Constantine A, Costola G, Bianchi P, et al., 2021, Enhanced assessment of perioperative mortality risk in adults with congenital heart disease, Journal of the American College of Cardiology, Vol: 78, Pages: 234-242, ISSN: 0735-1097
BackgroundIn-hospital mortality is a rare, yet feared complication following cardiac surgery in adult congenital heart disease (ACHD). A risk score, developed and validated in ACHD, can be helpful to optimize risk assessment.ObjectivesTo assess the performance of EuroSCORE II components and procedure-related Adult Congenital Heart Surgery (ACHS) score, identify additional risk factors, and develop a novel risk score for predicting in-hospital mortality after ACHD surgery.MethodsWe assessed perioperative survival in patients >16 years undergoing congenital heart surgery in a large tertiary center between 2003 and 2019. A risk variable derived PErioperative ACHd (PEACH) score was calculated for each patient. Internal and external validation of the model was undertaken, including testing in a validation cohort of patients operated in a second European ACHD center. ResultsThe development cohort comprised 1782 procedures performed during the study period. Re-sternotomy was undertaken in 897(50.3%). There were 31(1.7%) in-hospital deaths. The PErioperative ACHd (PEACH) score showed excellent discrimination ability (AUC 0.88, 95%CI:0.83-0.94), and performed better than the ACHS score in our population (ACHS AUC 0.69, 95%CI:0.6-0.78, p=0.0003). A simple 3-tiered risk stratification was formed: PEACH score 0 (in-hospital mortality 0.2%), 1-2 (3.6%), ≥3 (17.2%). In a validation cohort of 975 procedures, the PEACH score retained its discriminative ability (AUC 0.75, 95%CI:0.72-0.77) and was well calibrated (Hosmer Lemishow 2 goodness-of-fit p=0.55). There was agreement in expected and observed perioperative mortality between cohorts.ConclusionsThe PEACH score is a simple, novel peri-operative risk score developed and validated specifically for ACHD patients undergoing cardiac surgery. Condensed abstract:The PEACH score is a simple, novel peri-operative risk score developed and validated specifically for ACHD patients undergoing cardiac surgery. In this study, we assesse
Xu Z, Gatzoulis MA, Dimopoulos K, et al., 2021, Better Outcomes in Pulmonary Arterial Hypertension After Repair of Congenital Heart Disease, Compared With Idiopathic Pulmonary Arterial Hypertension., CJC Open, Vol: 3, Pages: 872-879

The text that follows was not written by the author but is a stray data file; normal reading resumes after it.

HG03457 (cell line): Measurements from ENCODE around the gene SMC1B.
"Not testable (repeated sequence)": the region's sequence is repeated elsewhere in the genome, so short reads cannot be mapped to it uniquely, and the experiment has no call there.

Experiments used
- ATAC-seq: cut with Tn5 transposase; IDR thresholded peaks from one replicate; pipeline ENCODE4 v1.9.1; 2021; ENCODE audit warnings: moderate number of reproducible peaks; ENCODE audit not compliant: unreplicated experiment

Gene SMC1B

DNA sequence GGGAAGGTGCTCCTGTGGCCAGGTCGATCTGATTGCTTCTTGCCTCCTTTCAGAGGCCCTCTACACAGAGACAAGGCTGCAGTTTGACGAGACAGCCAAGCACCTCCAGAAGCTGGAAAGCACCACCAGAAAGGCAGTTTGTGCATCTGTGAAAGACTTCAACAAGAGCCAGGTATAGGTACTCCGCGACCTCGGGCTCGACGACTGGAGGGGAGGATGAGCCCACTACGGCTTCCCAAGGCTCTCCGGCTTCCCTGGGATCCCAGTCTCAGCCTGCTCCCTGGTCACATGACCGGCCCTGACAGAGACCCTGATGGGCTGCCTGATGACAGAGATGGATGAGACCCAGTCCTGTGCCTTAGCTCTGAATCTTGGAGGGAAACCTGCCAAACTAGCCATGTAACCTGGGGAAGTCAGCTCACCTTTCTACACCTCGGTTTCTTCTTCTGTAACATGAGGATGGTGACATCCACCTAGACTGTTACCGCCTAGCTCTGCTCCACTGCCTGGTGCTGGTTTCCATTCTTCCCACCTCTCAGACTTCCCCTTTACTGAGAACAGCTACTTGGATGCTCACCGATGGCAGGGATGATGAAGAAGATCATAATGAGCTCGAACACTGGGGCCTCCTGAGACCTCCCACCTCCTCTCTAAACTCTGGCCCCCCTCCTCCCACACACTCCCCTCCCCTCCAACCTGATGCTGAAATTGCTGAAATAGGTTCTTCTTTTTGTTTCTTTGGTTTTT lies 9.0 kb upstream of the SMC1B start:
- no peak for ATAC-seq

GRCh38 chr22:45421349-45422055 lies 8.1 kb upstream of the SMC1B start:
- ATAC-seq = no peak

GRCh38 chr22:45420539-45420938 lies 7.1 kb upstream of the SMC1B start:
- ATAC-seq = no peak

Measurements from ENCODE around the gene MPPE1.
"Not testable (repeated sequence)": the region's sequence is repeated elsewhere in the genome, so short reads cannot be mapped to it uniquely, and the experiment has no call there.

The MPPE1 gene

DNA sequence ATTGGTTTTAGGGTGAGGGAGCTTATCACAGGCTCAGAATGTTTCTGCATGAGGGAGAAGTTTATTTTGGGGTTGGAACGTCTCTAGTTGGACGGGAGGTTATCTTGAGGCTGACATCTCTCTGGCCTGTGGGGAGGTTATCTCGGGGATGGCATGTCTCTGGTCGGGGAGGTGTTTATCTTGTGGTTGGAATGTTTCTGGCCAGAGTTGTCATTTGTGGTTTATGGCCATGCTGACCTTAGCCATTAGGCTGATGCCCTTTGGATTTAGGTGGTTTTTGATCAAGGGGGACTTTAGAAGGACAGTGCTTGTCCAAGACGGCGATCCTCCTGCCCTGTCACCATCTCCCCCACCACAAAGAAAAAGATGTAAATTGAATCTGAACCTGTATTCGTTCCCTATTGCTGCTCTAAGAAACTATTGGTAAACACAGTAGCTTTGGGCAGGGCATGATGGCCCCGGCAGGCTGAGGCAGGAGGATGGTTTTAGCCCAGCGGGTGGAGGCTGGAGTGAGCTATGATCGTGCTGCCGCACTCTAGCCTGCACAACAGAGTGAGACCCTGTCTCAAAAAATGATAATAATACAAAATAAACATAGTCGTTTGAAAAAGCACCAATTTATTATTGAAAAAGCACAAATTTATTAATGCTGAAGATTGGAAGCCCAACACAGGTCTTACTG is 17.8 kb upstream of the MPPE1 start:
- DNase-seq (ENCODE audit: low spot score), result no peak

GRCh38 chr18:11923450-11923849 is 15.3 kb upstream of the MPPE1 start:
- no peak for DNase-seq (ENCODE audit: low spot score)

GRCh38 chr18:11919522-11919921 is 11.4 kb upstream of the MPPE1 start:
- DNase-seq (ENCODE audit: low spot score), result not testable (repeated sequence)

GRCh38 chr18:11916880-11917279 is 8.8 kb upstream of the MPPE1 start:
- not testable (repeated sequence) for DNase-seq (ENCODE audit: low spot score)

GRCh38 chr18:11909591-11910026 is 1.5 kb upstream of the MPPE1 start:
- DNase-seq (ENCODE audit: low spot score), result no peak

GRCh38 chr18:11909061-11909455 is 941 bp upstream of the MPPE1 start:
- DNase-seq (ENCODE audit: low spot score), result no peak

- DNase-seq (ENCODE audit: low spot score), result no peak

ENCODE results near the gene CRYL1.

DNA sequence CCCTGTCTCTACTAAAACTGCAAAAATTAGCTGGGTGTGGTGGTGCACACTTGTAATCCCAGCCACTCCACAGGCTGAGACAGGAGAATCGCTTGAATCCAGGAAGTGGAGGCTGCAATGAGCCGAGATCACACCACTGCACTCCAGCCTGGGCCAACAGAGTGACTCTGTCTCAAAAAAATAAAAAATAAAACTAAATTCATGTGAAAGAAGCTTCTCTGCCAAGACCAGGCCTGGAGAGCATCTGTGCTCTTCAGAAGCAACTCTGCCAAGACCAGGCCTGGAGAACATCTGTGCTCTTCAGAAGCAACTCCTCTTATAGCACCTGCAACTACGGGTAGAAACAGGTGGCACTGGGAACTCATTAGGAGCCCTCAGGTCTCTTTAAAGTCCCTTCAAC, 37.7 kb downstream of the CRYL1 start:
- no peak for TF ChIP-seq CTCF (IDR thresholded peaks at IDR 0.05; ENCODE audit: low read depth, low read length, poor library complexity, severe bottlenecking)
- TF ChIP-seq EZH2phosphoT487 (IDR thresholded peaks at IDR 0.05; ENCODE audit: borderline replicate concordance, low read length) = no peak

BACKGROUND: Pulmonary vascular changes in postoperative pulmonary artery hypertension (PAH) are similar to those seen in idiopathic PAH. Data are sparse on direct comparative midterm outcomes for these 2 high-risk populations. METHODS: Patients with idiopathic or postoperative PAH referred to a large tertiary hospital between June 2005 and July 2019 were retrospectively evaluated. RESULTS: A total of 364 consecutive patients were studied, including 201 postoperative PAH patients and 163 patients with idiopathic PAH, with a median age of 18.7 (interquartile range 10.0, 31.5) and 7.3 (IQR: 2.9, 18.3) years, respectively. PAH-specific drugs were used in 77.7% of patients; 31.4% received combination therapy. Patients with idiopathic PAH had a shorter 6-mintue walk distance, lower percutaneous oxygen saturation, and higher B-type natriuretic peptide levels than those with postoperative PAH at diagnosis (all P < 0.001), During a median follow-up time of 3.4 (interquartile range: 2.1, 5.8) years, 56 patients (15.4%) died, and one underwent bilateral lung transplantation. Patients with postoperative PAH had better survival than those with idiopathic PAH, according to age (hazard ratio [HR] 0.128, 95% confidence interval [CI]: 0.07-0.22, P < 0.0001); Kaplan-Meier survival estimates at 5 years for idiopathic and postoperative PAH patients were 74.3% and 92.6%, respectively. Patients in New York Heart Association functional class III-IV had an over 4-fold increased risk of death (HR 4.85, 95% CI: 2.61-9.00, P < 0.0001). Patients < 18 years of age at idiopathic PAH diagnosis had a worse survival compared to adult patients (HR 6.90, 95% CI: 4.19-15.56, P = 0.040). CONCLUSIONS: Postoperative-PAH patients had better midterm survival compared to patients with idiopathic PAH. Mortality was significant in both PAH groups, reinforcing the need for early diagnosis and optimal individualized management to improve outcomes.